This past season Marvin was the spotlight after tossing MVP Bryce Harper from a game. Harper was being obstinate about stepping in and out of the batter’s box. Harper mouthed off, and eventually Marvin threw him out of the game. When describing Harper’s childish behavior Marvin paused, looked at the younger reporter in attendance, and asked  “You’re not going to write about this, are you?” He spoke about taking the Number 7 train with his crew to Shea Stadium shortly after John Rocker was in the news. The crew spread out in different seats, and a Mets fan seated next to him pointed to the crew chief and whispered to Marvin “I think that’s the umpire!” Marvin whispered that he thought the guy was right, and encouraged him to get the ump’s autograph. Others heard the buzz, and when the train stopped at the station the crew chief was surrounded by autograph seekers. The chief loved the attention, and told the fans they should get the rest of the crew’s autographs as well – except Marvin and the rest of the crew had bolted away.  
Once in Detroit hall of fame announcer Ernie Harwell, a native of Washington Georgia, came down to meet the umps. When he got to Marvin, Harwell exclaimed “So you’re the one!” Harwell had learned that Marvin was now a resident of the small town east of Athens. Marvin’s wife runs an eye clinic in Washington.
Marvin was the plate umpire in the NLDS when Smoltz faced Clemens. I was at that game. Brad Ausmus was the Astros catcher. Brian McCann came up to bat. The pitching coach game out. Marvin heard him say to keep the ball away from McCann, to not give him anything to hit. Clemens threw the pitch right down the middle, a watermelon. McCann turned on it, launching it over 400 feet into the right-centerfield stands. Ausmus and Hudson stood up to watch. Marvin quipped “Didn’t keep it away from him, did he?” Ausmus said “Nope.”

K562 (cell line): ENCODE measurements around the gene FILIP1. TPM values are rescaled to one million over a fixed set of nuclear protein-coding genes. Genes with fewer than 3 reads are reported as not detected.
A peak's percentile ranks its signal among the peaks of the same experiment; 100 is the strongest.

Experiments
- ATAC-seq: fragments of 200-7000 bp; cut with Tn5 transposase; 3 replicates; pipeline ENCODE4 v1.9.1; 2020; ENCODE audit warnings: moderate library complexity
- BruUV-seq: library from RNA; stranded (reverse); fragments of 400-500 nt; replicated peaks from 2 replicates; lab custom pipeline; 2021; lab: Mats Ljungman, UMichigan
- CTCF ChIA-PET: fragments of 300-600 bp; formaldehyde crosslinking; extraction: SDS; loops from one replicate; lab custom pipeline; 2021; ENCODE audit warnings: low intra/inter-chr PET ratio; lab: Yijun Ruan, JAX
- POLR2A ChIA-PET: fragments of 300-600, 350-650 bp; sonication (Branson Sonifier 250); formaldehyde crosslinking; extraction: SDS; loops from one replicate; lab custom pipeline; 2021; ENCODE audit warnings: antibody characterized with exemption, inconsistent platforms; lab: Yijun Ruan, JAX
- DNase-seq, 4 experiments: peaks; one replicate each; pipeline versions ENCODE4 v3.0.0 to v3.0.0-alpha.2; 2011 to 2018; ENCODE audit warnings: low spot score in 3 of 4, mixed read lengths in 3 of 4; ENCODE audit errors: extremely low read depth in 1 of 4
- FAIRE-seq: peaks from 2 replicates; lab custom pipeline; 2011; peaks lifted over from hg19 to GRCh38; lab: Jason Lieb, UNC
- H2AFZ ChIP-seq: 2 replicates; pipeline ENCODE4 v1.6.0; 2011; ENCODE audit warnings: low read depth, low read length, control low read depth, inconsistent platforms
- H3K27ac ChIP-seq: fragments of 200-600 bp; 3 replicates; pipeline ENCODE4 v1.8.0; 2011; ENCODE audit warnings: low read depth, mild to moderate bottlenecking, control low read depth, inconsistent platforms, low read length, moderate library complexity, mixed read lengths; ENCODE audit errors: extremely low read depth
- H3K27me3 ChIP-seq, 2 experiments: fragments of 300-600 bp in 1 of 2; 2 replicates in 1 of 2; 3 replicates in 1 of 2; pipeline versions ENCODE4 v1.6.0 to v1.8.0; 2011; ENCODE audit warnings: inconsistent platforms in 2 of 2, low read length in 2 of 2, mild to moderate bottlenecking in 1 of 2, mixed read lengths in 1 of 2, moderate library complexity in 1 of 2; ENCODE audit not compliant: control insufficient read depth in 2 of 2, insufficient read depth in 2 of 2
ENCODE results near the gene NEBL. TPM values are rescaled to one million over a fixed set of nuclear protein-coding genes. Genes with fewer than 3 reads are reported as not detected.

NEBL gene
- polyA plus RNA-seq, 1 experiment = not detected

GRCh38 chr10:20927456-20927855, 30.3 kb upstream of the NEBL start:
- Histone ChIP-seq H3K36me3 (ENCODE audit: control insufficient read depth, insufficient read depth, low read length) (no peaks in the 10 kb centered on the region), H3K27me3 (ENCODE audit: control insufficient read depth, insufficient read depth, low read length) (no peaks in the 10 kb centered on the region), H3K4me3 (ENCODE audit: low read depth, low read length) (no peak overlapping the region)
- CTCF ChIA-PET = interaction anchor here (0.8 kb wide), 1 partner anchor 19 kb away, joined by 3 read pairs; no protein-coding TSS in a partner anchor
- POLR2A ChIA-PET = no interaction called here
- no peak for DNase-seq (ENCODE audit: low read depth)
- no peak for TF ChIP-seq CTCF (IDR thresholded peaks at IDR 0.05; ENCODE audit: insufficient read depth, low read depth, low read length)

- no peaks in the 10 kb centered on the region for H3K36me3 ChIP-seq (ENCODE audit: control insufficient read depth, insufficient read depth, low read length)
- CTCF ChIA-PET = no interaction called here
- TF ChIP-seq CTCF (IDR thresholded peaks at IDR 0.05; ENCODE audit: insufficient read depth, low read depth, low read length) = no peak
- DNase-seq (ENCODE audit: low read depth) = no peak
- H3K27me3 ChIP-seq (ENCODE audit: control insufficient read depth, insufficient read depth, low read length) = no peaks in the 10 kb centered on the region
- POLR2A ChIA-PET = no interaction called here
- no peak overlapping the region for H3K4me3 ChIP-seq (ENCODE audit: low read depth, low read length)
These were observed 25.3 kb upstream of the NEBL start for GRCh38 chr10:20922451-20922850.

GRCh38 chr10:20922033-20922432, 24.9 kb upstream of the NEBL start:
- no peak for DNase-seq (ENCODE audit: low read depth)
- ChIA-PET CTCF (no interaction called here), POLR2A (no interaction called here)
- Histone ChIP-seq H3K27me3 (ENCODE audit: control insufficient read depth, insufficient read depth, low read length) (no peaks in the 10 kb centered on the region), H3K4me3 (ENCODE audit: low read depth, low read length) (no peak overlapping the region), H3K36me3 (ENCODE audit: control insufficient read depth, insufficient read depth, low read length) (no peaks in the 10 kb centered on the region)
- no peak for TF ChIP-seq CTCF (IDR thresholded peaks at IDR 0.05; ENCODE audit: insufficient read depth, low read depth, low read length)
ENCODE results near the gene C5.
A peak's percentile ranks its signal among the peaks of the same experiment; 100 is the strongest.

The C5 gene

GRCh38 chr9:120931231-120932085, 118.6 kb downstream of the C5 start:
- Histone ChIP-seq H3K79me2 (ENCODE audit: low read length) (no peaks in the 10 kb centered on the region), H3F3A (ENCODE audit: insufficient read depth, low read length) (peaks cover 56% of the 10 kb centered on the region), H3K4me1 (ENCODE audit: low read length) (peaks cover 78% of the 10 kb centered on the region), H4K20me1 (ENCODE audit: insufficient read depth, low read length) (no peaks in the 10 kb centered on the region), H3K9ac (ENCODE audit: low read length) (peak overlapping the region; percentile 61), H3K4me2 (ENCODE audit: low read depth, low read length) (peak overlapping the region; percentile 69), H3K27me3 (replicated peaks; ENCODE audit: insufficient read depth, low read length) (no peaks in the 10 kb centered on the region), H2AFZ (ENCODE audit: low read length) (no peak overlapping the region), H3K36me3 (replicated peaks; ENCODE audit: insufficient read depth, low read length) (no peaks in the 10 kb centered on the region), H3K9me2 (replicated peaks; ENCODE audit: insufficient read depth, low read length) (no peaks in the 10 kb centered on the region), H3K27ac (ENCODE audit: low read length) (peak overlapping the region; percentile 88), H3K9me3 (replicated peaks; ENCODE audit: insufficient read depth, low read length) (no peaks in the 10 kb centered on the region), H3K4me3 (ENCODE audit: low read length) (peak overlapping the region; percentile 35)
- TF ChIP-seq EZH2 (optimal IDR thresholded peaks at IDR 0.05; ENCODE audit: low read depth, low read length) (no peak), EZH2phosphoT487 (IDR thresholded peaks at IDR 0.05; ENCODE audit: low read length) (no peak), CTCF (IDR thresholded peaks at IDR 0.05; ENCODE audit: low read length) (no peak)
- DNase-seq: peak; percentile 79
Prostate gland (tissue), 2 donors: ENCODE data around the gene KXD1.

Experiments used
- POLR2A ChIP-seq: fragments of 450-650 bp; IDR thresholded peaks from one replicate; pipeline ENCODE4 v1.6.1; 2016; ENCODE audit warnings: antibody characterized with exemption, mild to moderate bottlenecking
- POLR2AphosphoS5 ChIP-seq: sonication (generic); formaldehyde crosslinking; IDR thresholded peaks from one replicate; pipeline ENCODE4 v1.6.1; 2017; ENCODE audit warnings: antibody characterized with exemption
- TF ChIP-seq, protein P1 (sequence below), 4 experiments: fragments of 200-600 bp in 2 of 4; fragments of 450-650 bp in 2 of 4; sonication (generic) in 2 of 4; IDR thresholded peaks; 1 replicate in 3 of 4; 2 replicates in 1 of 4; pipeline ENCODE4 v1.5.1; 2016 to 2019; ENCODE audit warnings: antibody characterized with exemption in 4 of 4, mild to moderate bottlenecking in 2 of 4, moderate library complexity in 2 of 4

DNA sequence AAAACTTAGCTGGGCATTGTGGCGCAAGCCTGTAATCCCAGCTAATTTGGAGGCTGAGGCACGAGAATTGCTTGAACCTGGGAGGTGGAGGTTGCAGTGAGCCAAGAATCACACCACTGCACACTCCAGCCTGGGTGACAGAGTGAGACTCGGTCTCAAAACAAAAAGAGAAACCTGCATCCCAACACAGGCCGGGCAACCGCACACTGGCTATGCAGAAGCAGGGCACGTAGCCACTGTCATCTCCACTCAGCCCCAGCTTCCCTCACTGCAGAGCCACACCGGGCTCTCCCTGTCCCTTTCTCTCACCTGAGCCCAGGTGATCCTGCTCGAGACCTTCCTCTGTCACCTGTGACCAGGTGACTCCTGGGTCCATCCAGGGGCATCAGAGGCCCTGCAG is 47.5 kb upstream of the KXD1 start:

After the meeting Marvin and his wife stayed to talk. She proudly mentioned that Marvin had been ordinated as a minister and had conducted his first wedding, of a minor league umpire. Host Johnny (also an ordained minister) had Marvin autograph a chest protector (above). I noticed the Bible verse.

Later given the chance I clumsily asked Marvin about his faith. Hudson brightened, eager to share. He’s been a Christian all his life but acknowledged being on the roller coaster. While not a polished speaker, he was thankful most of the few speaking opportunities he had often led to even more chances to share about his relationship with Christ. Marvin said that during one particular speaking engagement a struggled for words to say. He had never opened shared about his faith before, but he came to a point in his speech where he didn’t know what to say. It seemed like God gave Marvin the words, so Hudson said them. After that breakthrough it was easier for Marvin to share. Decent guy, that Marvin.